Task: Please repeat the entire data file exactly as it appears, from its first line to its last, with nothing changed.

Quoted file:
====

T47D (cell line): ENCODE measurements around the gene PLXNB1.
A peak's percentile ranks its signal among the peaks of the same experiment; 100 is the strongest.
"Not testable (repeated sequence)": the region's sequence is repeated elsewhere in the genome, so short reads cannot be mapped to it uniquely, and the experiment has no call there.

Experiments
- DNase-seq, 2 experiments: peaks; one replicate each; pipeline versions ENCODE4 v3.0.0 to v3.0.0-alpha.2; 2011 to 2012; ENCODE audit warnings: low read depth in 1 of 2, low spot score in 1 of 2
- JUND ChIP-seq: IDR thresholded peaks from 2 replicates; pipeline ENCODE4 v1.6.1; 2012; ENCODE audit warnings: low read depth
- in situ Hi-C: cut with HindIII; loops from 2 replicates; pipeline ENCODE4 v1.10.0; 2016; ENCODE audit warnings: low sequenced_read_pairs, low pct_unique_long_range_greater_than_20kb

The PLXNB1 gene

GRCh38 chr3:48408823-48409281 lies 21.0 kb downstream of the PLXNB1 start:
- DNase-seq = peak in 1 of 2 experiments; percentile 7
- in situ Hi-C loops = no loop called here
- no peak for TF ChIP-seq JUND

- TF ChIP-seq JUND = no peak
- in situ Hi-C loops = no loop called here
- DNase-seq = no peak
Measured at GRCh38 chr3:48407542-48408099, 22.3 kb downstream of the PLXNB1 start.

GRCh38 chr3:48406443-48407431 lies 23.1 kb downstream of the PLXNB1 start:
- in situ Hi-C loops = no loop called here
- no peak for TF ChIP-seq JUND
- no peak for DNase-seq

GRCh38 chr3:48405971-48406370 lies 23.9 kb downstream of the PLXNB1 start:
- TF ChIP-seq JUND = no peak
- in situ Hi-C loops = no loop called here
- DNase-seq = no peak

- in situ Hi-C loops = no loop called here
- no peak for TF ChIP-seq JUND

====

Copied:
T47D (cell line): ENCODE measurements around the gene PLXNB1.
A peak's percentile ranks its signal among the peaks of the same experiment; 100 is the strongest.
"Not testable (repeated sequence)": the region's sequence is repeated elsewhere in the genome, so short reads cannot be mapped to it uniquely, and the experiment has no call there.

Experiments
- DNase-seq, 2 experiments: peaks; one replicate each; pipeline versions ENCODE4 v3.0.0 to v3.0.0-alpha.2; 2011 to 2012; ENCODE audit warnings: low read depth in 1 of 2, low spot score in 1 of 2
- JUND ChIP-seq: IDR thresholded peaks from 2 replicates; pipeline ENCODE4 v1.6.1; 2012; ENCODE audit warnings: low read depth
- in situ Hi-C: cut with HindIII; loops from 2 replicates; pipeline ENCODE4 v1.10.0; 2016; ENCODE audit warnings: low sequenced_read_pairs, low pct_unique_long_range_greater_than_20kb

The PLXNB1 gene

GRCh38 chr3:48408823-48409281 lies 21.0 kb downstream of the PLXNB1 start:
- DNase-seq = peak in 1 of 2 experiments; percentile 7
- in situ Hi-C loops = no loop called here
- no peak for TF ChIP-seq JUND

- TF ChIP-seq JUND = no peak
- in situ Hi-C loops = no loop called here
- DNase-seq = no peak
Measured at GRCh38 chr3:48407542-48408099, 22.3 kb downstream of the PLXNB1 start.

GRCh38 chr3:48406443-48407431 lies 23.1 kb downstream of the PLXNB1 start:
- in situ Hi-C loops = no loop called here
- no peak for TF ChIP-seq JUND
- no peak for DNase-seq

GRCh38 chr3:48405971-48406370 lies 23.9 kb downstream of the PLXNB1 start:
- TF ChIP-seq JUND = no peak
- in situ Hi-C loops = no loop called here
- DNase-seq = no peak

- in situ Hi-C loops = no loop called here
- no peak for TF ChIP-seq JUND